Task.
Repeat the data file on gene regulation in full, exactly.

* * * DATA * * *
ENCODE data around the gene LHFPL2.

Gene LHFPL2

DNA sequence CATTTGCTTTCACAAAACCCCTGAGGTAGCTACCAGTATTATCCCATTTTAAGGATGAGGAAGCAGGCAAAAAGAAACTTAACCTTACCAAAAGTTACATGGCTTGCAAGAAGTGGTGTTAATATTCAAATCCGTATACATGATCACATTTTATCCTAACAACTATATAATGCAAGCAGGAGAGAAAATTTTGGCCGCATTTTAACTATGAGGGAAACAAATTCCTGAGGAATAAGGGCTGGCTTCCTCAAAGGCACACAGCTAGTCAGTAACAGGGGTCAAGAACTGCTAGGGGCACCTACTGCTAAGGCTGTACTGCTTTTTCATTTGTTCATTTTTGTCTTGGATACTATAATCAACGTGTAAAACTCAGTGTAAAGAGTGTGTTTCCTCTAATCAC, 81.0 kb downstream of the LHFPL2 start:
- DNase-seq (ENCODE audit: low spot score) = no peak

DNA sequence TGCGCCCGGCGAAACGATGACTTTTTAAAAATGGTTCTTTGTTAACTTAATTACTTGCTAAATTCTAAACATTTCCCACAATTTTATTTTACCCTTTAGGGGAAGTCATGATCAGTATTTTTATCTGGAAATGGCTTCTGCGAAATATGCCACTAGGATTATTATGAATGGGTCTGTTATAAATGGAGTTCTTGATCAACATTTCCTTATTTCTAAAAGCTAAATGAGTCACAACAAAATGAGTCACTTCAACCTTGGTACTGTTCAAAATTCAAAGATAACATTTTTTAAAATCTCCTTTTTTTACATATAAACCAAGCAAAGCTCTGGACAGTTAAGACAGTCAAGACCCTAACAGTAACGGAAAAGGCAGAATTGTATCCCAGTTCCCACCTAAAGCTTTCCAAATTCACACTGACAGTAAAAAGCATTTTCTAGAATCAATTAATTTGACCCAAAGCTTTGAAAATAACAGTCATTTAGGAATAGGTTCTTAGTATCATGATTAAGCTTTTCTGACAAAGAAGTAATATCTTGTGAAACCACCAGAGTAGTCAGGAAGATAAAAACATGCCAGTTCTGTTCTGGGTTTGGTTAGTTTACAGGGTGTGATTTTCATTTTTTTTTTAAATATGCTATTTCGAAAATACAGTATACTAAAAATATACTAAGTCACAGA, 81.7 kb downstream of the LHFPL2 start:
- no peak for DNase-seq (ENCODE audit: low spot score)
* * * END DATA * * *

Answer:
ENCODE data around the gene LHFPL2.

Gene LHFPL2

DNA sequence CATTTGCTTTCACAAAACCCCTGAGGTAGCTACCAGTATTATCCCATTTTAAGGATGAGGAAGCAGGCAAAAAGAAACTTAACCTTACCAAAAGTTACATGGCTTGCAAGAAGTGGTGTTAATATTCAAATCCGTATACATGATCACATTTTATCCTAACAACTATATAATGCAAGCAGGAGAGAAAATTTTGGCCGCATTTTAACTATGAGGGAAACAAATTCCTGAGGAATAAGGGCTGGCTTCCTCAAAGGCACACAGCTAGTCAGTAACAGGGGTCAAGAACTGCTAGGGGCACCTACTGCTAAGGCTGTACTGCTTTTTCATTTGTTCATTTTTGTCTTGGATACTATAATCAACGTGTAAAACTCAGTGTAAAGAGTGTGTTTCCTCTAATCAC, 81.0 kb downstream of the LHFPL2 start:
- DNase-seq (ENCODE audit: low spot score) = no peak

DNA sequence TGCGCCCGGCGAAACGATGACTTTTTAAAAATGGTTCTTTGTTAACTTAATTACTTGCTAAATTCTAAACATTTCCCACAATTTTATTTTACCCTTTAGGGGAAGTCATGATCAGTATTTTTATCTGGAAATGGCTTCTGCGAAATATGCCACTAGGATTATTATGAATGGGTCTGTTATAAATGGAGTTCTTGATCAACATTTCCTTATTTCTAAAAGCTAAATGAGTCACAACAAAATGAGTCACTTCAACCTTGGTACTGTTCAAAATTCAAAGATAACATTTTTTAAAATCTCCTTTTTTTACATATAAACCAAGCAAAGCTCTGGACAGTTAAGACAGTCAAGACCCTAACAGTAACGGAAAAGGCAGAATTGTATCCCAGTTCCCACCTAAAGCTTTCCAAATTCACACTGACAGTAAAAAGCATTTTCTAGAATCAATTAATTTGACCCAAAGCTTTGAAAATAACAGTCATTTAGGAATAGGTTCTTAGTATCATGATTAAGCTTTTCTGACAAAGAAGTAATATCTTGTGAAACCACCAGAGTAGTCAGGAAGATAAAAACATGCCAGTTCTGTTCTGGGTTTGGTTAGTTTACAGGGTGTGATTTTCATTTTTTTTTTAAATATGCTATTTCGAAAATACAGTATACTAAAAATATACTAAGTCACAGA, 81.7 kb downstream of the LHFPL2 start:
- no peak for DNase-seq (ENCODE audit: low spot score)